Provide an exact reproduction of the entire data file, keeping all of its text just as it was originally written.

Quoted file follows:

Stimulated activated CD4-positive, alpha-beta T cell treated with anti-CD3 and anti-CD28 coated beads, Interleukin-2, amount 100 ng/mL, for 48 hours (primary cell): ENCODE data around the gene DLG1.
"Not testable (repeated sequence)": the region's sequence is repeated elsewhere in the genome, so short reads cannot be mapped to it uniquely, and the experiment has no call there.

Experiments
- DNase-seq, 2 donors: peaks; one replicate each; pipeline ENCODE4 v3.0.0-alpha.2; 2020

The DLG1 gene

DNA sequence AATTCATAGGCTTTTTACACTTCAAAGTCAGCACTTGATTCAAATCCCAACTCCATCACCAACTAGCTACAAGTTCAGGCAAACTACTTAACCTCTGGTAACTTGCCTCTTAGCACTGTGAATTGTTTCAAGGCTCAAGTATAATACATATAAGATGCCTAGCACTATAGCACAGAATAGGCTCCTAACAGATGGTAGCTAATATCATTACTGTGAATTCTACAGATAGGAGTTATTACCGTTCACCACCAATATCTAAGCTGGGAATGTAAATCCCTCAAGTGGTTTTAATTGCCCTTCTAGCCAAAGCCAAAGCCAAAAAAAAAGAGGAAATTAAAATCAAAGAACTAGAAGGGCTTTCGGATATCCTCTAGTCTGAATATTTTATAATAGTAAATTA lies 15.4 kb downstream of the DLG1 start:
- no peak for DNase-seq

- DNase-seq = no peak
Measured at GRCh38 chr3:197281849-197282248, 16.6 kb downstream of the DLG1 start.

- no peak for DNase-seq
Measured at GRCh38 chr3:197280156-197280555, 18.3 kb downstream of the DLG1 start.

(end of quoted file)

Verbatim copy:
Stimulated activated CD4-positive, alpha-beta T cell treated with anti-CD3 and anti-CD28 coated beads, Interleukin-2, amount 100 ng/mL, for 48 hours (primary cell): ENCODE data around the gene DLG1.
"Not testable (repeated sequence)": the region's sequence is repeated elsewhere in the genome, so short reads cannot be mapped to it uniquely, and the experiment has no call there.

Experiments
- DNase-seq, 2 donors: peaks; one replicate each; pipeline ENCODE4 v3.0.0-alpha.2; 2020

The DLG1 gene

DNA sequence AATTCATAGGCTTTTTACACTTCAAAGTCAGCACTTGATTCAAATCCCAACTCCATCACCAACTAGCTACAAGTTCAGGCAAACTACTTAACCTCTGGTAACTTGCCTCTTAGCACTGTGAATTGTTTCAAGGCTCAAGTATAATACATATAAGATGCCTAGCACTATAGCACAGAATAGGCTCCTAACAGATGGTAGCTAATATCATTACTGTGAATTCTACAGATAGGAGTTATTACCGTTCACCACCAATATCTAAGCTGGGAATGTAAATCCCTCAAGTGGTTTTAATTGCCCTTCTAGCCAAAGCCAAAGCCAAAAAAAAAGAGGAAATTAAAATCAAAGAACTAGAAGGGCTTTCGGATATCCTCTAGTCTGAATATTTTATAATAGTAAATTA lies 15.4 kb downstream of the DLG1 start:
- no peak for DNase-seq

- DNase-seq = no peak
Measured at GRCh38 chr3:197281849-197282248, 16.6 kb downstream of the DLG1 start.

- no peak for DNase-seq
Measured at GRCh38 chr3:197280156-197280555, 18.3 kb downstream of the DLG1 start.